15th May 2020
I have managed business through every recession since 1987. Some of those have been big – the crash in 1987, which hit just as I set up Academy Leasing, ended many businesses. Some unfairly and some prematurely.
My experience has been largely in the asset finance sector which has given me a decent insight as to what makes most businesses tick, what makes them robust enough to survive and importantly what the warning signs are. There’s an old saying – turnover for vanity, profit for sanity and over the years I have seen too many dreamers fighting for turnover and more often than not, they find themselves in a nightmare.
The difference this time round is that the impact is global. As much as the virus itself does not discriminate, neither does the impact on business. I believe that the landscape will change and if businesses continue without embracing that change, there will be more than a few casualties in the coming months.
Don’t expect it to be as easy to obtain funding for your business because many of the traditional funders have been hit as hard if not harder than you have and will need time to get back to normal. The pattern after every recession is a tightening of the credit market and this time it will be no different, so you need to be prepared and not insulted if a previous supporting lender for example is unwilling to assist or has increased the pricing. Not all of the current lenders will be around in a few months’ time and in particular the P2P platform will be under tremendous pressure.
There is a perfect opportunity to review staff and invest in technology. The latest pandemic has taught many of us that working from home is viable and often more productive, offering this as a long-term solution can reduce your office space requirements and save you money. Sadly, there will be some businesses who can no longer support the same staffing levels – job share opportunities are worth considering but don’t be afraid to make tough decisions for your survival.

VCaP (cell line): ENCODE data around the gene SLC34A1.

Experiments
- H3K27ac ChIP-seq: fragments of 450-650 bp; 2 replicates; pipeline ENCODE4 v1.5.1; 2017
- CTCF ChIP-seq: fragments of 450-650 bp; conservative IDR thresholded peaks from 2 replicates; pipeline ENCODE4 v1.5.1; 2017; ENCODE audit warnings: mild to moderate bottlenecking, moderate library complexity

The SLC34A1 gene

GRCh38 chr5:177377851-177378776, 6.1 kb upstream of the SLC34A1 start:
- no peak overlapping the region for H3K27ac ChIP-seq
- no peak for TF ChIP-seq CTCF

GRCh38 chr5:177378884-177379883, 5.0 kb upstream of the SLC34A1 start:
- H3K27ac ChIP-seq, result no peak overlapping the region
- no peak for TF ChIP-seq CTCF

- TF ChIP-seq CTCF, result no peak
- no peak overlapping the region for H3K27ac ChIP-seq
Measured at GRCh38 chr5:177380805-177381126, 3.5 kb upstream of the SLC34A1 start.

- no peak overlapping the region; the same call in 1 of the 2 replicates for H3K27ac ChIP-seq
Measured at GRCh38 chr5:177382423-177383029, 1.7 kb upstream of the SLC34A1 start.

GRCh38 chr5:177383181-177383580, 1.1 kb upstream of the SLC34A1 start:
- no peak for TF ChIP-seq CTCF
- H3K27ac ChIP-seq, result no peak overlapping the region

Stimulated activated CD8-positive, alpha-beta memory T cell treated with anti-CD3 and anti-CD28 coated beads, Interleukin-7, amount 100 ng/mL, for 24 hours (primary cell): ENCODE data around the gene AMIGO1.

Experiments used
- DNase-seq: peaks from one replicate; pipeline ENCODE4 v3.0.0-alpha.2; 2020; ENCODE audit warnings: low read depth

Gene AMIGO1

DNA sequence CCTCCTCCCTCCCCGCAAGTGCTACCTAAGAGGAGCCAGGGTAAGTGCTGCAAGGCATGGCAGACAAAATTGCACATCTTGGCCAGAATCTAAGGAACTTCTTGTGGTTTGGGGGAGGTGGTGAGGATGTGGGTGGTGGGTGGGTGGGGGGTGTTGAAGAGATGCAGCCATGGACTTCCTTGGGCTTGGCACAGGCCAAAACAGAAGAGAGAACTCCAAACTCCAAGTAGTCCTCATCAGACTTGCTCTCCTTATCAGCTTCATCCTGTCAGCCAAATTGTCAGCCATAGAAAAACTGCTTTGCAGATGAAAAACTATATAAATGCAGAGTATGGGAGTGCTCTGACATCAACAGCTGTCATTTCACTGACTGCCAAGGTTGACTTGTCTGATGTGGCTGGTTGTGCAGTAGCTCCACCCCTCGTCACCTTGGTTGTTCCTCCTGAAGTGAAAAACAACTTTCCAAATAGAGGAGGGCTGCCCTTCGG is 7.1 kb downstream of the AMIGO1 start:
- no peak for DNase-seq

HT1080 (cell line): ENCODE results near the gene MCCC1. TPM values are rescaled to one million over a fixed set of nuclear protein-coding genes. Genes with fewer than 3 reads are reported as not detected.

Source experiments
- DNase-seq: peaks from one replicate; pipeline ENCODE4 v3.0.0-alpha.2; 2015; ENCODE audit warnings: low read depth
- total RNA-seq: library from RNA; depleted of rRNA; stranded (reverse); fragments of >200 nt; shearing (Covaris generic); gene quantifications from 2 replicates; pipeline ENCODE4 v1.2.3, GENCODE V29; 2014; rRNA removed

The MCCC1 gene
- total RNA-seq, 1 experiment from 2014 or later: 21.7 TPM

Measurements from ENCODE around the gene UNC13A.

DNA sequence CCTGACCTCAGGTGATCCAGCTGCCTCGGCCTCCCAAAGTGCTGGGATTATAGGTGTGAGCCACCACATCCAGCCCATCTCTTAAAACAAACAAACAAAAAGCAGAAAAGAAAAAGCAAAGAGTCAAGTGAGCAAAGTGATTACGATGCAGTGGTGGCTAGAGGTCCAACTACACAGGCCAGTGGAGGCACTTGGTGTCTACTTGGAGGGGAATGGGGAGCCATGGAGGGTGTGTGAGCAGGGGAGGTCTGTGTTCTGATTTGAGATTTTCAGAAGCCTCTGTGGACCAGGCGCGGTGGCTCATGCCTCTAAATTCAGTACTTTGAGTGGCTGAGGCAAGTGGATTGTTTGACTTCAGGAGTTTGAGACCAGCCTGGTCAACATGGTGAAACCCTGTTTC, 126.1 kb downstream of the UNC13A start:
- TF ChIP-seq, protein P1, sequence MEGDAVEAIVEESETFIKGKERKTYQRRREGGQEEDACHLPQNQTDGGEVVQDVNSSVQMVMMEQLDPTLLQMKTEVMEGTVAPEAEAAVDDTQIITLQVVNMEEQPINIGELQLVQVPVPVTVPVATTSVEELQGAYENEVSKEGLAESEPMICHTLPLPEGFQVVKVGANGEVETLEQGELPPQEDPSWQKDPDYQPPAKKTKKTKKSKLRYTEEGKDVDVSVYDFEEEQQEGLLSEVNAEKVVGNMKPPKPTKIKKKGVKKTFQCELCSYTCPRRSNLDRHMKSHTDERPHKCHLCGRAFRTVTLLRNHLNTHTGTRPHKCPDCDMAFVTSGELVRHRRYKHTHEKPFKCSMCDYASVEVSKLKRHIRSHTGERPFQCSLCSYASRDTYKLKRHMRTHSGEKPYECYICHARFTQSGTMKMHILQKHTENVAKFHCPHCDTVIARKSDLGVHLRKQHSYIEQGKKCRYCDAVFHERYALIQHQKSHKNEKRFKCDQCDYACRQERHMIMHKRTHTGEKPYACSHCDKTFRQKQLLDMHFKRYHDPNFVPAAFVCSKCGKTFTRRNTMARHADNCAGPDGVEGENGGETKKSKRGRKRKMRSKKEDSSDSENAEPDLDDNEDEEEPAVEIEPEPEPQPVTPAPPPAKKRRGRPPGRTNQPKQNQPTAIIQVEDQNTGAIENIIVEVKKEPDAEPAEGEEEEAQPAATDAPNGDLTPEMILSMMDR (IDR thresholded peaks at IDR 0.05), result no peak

We’ve also seen that some businesses have been able to adapt quickly by switching purchases to online and implementing delivery services. Adapting to the new world is key, look at the technology available. Whether you like it or not, every business is tech based now – just that some are better than others. Be one of the better ones.
Take time to look at your sales ledger and ask yourself do you really need the low margin, slow paying ones. It might seem counter-intuitive to walk away from business but think of time spent chasing unpaid invoices. The actual cost of that delay to your cashflow. Let them go elsewhere and concentrate your efforts on the ones that do pay.
Explore an invoice discounting facility – even though you think it is an expensive means of funding, this sector will still be strong and there are now many flexible, spot facilities available, so you can select the contracts that you want to apply this to. There is a cost but having cash in the bank now will outweigh that cost.
Get your company cars under control either by outsourcing or paying a car allowance to essential users. Cars are an emotive perk and before you know it everyone on the scheme wants a £45K BMW. Change the scheme, look at electric options or switch to car allowance and remove yourself from the equation.
Same with commercial vehicles. Are there any that are spending too much time in the yard? It may be that spot hire or a split between ownership and rental is more efficient.
And finally, check your direct debits. You will be surprised how many photocopiers you are paying for that you no longer require!
There are many other steps to take but the aim should be to create both liquidity in the business and time to manage it going forward.
Many fall into the trap of “Business as Usual” but this time round it won’t be